RELEASED: October 29, 1993
AVAILABLE ON: GB
PUBLISHER(S): Capcom, Laguna Video Games
Let's place the NES game Mega Man 4 and the Game Boy game Mega Man IV in a face-off. Mega Man 4 was a good game, but it was a notably weaker, less inspired and less memorable performance in every way than its two predecessors. Not to mention a very easy game to everyone who had suffered Mega Man 3's torture to the end; a bit too soft of a landing, so to speak. Well, Mega Man 4 followed two extremely grand installments... unlike Mega Man IV. Mega Man IV does not have any great expectations on its side. Mega Man X for the SNES had just been released in the United States to great acclaim, and the Japanese release of Mega Man 6 for the NES was just days away. It's no wonder people didn't believe that this sequel to a decent, but lukewarm and flawed series of handheld games would make any difference whatsoever. Oh, but it did - it turned out the most inspired game in its own series. In contrast to my low expectations, Mega Man IV is one fresh, solid take on the tired old formula(s) - and way better than the NES game that came out a while later.
The feeling you get when it all falls into place
|Guess where we're at.|
Well, I'll be damned. For real. When I first started reaping through these Game Boy exclusives in the Mega Man series, before I even got started with Dr. Wily's Revenge, I didn't believe I'd bump into anything truly special. There were good games on the Game Boy for sure, but rarely anything that would truly stand out in the big picture. Wario Land - the first one - is the only game to come to mind right at this moment that was a truly unique and memorable title, with all Mario games taken into account. Dr. Wily's Revenge didn't really make an impression since the level design was a bitch, Mega Man II was an entertaining but extremely easy game, Mega Man III was once again a frustratingly hard game with most of its difficulty stemming from the awkward level design and the total lack of slack. The structure of all of these games was near-identical, and all of them suffered from several different issues. Issues most of which are harvested in Mega Man IV. Some technical ones remain, though.
|Mega Man stays silent as |
he should... for now.
From the very beginning, Mega Man IV feels like taking an idea, placing it on a slab and hacking it to just the correct amount of bloody pieces to make it feel fresh, yet not alien. First up, it introduces Dr. Light's Lab - which is interestingly mistranslated to Right Lab. This is the first appearance of a store, and unlike in Mega Man 7 where the store was practically under a rock and I didn't even know of its existence before entering one of the final stages, you are clearly given the opportunity to visit the store after the completion of each level, and the acquisition of each password. It's still extremely hard to find any health items or long-term aid such as Energy Tanks in the game, but now you can buy them yourself, by using P-Chips that are scattered all across the levels, and yielded by most enemies at a 70-80% certainty. You being able to buy Energy Tanks, Weapon Tanks and Special Tanks - which replenish both your health and weapon energy - does not make the game too easy. The level design is very diverse (even the lengths of the levels vary), there are some tough-ass enemies to deal with, and finally, you have to enter the very final series of stages with the knowledge you'll never be able to use the store's services again once you cross that final threshold. Believe me, what awaits beyond that threshold is not a comforting sight. What relieves us a little, is that Mega Man IV is far from a near-impossible game to complete. It's the middle road that's been long paved.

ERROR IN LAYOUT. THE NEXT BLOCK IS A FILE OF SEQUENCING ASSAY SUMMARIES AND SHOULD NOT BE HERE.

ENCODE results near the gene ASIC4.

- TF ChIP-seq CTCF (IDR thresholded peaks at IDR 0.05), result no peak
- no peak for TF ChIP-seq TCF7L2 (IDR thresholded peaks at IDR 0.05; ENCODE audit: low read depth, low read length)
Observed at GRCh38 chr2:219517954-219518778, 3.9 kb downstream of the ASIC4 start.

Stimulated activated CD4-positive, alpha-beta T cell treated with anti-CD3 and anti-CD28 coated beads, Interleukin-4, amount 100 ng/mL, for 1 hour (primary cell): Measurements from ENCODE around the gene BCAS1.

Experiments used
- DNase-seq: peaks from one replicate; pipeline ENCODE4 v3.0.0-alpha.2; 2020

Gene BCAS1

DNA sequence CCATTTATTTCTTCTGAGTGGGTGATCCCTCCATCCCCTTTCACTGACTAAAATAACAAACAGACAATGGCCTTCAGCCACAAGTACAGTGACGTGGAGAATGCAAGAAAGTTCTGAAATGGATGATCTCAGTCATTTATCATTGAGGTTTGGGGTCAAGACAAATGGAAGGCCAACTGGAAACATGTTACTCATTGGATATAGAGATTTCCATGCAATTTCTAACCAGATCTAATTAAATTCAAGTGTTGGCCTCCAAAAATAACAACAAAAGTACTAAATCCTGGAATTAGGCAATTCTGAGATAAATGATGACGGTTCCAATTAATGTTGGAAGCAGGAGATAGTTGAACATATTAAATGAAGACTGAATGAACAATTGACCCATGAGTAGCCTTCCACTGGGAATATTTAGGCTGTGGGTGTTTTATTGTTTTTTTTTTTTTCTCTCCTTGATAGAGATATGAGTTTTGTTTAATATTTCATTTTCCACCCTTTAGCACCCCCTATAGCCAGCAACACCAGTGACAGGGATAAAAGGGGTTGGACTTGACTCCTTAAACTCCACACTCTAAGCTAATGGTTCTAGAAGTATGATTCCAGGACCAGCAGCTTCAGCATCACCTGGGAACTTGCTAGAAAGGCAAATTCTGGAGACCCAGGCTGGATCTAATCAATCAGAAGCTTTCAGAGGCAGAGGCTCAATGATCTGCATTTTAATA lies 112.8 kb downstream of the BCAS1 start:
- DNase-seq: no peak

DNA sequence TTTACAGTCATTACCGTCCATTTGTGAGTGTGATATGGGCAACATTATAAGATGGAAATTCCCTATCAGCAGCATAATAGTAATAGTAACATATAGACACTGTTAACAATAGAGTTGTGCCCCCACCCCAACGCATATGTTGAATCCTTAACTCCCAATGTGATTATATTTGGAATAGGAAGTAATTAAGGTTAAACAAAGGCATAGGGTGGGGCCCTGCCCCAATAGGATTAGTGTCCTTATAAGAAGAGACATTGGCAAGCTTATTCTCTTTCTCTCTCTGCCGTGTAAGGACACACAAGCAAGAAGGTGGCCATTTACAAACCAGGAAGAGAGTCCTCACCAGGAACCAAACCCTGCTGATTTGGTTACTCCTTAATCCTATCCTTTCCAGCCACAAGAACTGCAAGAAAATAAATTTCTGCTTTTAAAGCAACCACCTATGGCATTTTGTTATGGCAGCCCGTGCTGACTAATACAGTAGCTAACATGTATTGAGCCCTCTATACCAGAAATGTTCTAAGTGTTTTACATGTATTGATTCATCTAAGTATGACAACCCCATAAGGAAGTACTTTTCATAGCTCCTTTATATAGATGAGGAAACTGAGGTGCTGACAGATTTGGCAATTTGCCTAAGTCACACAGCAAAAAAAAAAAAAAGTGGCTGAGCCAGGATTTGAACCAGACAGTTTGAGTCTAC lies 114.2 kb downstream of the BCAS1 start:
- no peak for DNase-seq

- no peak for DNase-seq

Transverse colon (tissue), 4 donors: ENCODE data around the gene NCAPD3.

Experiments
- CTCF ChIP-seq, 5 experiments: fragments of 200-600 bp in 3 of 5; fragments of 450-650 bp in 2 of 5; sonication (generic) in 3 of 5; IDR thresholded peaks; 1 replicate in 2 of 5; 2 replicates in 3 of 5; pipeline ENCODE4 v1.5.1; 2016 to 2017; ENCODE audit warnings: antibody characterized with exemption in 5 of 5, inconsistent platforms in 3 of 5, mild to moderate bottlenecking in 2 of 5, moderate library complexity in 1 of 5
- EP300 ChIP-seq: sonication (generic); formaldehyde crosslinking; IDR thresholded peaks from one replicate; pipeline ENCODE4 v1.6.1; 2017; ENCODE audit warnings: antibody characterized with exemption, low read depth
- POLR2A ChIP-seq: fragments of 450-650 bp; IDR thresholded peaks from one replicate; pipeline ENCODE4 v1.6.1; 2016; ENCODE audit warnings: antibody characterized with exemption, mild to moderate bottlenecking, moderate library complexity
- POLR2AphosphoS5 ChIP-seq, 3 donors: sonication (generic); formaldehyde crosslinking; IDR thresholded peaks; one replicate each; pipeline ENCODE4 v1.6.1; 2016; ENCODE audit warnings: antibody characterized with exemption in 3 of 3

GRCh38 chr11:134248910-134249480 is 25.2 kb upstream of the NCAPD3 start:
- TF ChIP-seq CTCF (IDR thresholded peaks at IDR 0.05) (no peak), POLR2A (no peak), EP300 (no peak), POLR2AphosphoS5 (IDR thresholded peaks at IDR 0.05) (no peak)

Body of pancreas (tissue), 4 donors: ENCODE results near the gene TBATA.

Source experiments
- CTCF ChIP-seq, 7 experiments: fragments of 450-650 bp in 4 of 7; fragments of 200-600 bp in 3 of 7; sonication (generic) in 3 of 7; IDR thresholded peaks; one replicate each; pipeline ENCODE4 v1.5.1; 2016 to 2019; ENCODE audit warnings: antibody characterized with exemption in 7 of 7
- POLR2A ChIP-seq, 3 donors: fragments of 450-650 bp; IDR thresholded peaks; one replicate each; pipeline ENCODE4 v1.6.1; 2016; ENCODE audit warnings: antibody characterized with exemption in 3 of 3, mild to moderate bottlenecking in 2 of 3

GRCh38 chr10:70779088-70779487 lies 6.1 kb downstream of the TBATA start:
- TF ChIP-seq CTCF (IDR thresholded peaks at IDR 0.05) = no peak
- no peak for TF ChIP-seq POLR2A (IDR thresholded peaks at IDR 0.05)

|Robot Chicken's early days.|
After this, you enter Dr. Wily's castle, which is a bit different since it features the rest of the four main bosses - meaning your weapon energy won't be restored between levels. Charge Man, Napalm Man, Stone Man and Crystal Man from Mega Man 5 make up for the bosses in the castle. Instead of Beat letters, you are absolutely mandated to find each and every Wily letter to open the gate in the level that unlocks after you've beaten the four levels. If you haven't figured it out before this point, you can replay the levels. After opening the gate, you're going to find yourself pitted against the Killer again. He's a bit harder than before, but still pretty much a pushover in comparison to his predecessor Punk. What follows is a gauntlet run in which the weapon you got from the Killer turns out essential.
|Hey, bro. Fancy meeting you |
|If Wily has the resources to |
pay for this sort of stuff over
and over again, why doesn't
he just BUY the world?
There's an exact amount of two major problems I have with this game - the selection of bosses (which really can't be helped without any exclusive Robot Masters, the source material just ain't that good), and the graphical lag. Nothing else. It's a fresh game with a few neat surprises that immediately make it stand out from the array of Game Boy exclusives in this franchise - hell, the WHOLE franchise. It's almost as good as Mega Man 2 and Mega Man 3 on the NES, and a positive surprise if there ever was one. A definite must for Game Boy cultists.
+ Good, not to mention FAIR level design
+ The same structure is enhanced and enforced with a few surprise levels, such as the gauntlet run after the second Ballade fight
+ Good graphics and music
+ The store is a wonderful addition and a fine excuse for the lack of helpful items
+ It's long
+ It's hard, and for a lot of more right than wrong reasons
- The lag is one persistent issue as it was on the NES
- The selection of bosses isn't from the strongest end
- The ability to shop is removed perhaps a tad too early
- Once again I find myself bothered by dialogue in a vintage Mega Man game
< 8.8 >